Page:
56. This is the context in which to place the problem of the death penalty. On this matter there is a growing tendency, both in the Church and in civil society, to demand that it be applied in a very limited way or even that it be abolished completely. The problem must be viewed in the context of a system of penal justice ever more in line with human dignity and thus, in the end, with God’s plan for man and society. The primary purpose of the punishment which society inflicts is “to redress the disorder caused by the offence”.46 Public authority must redress the violation of personal and social rights by imposing on the offender an adequate punishment for the crime, as a condition for the offender to regain the exercise of his or her freedom. In this way authority also fulfils the purpose of defending public order and ensuring people’s safety, while at the same time offering the offender an incentive and help to change his or her behaviour and be rehabilitated. 47
It is clear that, for these purposes to be achieved, the nature and extent of the punishment must be carefully evaluated and decided upon, and ought not go to the extreme of executing the offender except in cases of absolute necessity: in other words, when it would not be possible otherwise to defend society. Today however, as a result of steady improvements in the organization of the penal system, such cases are very rare, if not practically non-existent.
Following up nine years later, then-Cardinal Joseph Ratzinger (later Pope Benedict XVI) explicitly clarified that this was still within prudential judgment and not an issue which automatically presented obstacles to receiving the Eucharist. In doing so, he drew a clear line between the death penalty and other issues regarding the sacrament of life, abortion and euthanasia:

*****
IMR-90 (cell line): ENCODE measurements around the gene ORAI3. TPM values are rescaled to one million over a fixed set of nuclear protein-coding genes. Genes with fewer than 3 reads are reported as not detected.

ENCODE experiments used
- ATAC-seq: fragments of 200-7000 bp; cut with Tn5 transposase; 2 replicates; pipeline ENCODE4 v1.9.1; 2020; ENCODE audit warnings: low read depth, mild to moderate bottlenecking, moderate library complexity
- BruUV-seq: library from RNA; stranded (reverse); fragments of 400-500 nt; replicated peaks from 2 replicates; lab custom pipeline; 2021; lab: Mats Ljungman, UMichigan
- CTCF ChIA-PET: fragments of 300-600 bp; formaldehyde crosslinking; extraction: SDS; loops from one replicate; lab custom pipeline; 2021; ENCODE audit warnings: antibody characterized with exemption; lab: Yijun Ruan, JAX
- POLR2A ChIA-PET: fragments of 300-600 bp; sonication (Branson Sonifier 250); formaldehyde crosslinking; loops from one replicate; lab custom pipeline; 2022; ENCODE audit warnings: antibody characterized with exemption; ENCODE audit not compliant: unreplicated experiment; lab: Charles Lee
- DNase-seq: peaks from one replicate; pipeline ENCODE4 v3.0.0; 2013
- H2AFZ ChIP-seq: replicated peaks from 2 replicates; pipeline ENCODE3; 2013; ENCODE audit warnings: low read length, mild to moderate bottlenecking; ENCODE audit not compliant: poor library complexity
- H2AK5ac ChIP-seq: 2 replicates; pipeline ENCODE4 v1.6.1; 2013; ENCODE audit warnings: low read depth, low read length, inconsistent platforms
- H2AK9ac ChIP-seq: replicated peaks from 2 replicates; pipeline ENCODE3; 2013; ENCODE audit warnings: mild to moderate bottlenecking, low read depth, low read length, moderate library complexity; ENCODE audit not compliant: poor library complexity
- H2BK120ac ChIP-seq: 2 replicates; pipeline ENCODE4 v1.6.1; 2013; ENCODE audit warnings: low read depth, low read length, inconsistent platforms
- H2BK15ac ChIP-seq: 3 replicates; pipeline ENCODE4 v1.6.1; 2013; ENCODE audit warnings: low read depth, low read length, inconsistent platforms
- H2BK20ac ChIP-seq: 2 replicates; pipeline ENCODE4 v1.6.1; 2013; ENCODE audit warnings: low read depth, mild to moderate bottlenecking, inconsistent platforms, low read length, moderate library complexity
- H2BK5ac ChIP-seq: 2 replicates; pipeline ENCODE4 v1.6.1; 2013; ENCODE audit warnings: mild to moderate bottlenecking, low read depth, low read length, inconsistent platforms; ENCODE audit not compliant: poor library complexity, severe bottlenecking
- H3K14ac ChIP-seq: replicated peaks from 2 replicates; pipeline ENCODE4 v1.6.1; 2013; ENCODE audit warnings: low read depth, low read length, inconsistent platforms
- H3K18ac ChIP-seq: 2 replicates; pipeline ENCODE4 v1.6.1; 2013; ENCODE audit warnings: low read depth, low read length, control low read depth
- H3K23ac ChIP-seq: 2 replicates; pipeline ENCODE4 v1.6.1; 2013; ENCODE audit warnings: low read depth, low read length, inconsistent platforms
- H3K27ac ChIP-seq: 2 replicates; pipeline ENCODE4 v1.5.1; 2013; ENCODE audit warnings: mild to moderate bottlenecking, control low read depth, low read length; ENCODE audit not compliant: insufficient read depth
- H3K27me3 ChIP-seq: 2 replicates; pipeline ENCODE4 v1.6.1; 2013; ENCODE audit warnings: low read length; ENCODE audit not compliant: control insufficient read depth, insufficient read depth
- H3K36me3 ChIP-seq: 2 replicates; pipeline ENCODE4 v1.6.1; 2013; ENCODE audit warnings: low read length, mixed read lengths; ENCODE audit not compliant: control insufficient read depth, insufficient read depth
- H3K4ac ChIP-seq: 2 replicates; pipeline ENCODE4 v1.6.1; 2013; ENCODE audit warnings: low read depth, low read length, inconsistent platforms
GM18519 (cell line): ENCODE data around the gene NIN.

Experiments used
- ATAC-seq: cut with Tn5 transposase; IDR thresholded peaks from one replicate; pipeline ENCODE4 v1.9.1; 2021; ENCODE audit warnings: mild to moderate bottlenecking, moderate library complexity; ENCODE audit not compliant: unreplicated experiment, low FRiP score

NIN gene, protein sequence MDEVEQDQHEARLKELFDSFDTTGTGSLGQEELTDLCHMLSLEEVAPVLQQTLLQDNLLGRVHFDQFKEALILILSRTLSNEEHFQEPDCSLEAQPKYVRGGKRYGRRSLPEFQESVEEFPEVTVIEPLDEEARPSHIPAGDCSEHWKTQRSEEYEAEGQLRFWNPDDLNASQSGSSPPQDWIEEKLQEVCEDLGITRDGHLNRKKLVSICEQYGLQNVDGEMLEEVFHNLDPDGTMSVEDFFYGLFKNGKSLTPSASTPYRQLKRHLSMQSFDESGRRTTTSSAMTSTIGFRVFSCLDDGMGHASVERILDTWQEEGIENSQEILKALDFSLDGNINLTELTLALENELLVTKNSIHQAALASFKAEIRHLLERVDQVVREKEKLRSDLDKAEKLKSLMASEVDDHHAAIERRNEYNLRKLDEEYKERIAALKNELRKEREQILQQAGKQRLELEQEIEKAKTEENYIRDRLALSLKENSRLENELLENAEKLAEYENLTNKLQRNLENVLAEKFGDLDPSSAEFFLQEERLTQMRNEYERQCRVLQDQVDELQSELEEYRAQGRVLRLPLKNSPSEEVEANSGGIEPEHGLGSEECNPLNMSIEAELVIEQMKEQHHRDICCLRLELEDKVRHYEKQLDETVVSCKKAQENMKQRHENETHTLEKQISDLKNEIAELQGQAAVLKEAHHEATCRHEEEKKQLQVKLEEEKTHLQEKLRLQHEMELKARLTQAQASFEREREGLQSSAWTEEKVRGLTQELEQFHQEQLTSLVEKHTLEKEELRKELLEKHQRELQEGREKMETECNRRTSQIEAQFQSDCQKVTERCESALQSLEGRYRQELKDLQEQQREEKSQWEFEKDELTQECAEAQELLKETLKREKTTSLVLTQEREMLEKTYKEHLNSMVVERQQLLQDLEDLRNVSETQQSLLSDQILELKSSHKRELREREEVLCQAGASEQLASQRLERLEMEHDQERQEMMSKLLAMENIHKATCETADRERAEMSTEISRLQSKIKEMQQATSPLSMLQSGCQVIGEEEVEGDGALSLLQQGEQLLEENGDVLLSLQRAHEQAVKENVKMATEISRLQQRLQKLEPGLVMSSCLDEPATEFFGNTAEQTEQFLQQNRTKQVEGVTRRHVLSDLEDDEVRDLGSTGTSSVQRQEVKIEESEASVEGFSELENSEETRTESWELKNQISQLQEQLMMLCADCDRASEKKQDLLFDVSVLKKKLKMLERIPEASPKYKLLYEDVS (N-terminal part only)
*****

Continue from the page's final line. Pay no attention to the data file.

2. The Church teaches that abortion or euthanasia is a grave sin. The Encyclical Letter Evangelium vitae, with reference to judicial decisions or civil laws that authorize or promote abortion or euthanasia, states that there is a “grave and clear obligation to oppose them by conscientious objection. […] In the case of an intrinsically unjust law, such as a law permitting abortion or euthanasia, it is therefore never licit to obey it, or to ‘take part in a propaganda campaign in favour of such a law or vote for it’” (no. 73). Christians have a “grave obligation of conscience not to cooperate formally in practices which, even if permitted by civil legislation, are contrary to God’s law. Indeed, from the moral standpoint, it is never licit to cooperate formally in evil. […] This cooperation can never be justified either by invoking respect for the freedom of others or by appealing to the fact that civil law permits it or requires it” (no. 74).
3. Not all moral issues have the same moral weight as abortion and euthanasia. For example, if a Catholic were to be at odds with the Holy Father on the application of capital punishment or on the decision to wage war, he would not for that reason be considered unworthy to present himself to receive Holy Communion. While the Church exhorts civil authorities to seek peace, not war, and to exercise discretion and mercy in imposing punishment on criminals, it may still be permissible to take up arms to repel an aggressor or to have recourse to capital punishment. There may be a legitimate diversity of opinion even among Catholics about waging war and applying the death penalty, but not however with regard to abortion and euthanasia.
This is where Pope Francis has made a significant, and perhaps disturbing, change. Benedict XVI argues that, while the chances of applying the death penalty properly were perhaps surpassingly small, a Catholic with a properly formed conscience who supported its use in those limited ways would be eligible for communion. Francis’ statement obliterates that distinction, reversing centuries of Catholic thought and removing the issue from prudential judgment altogether. Source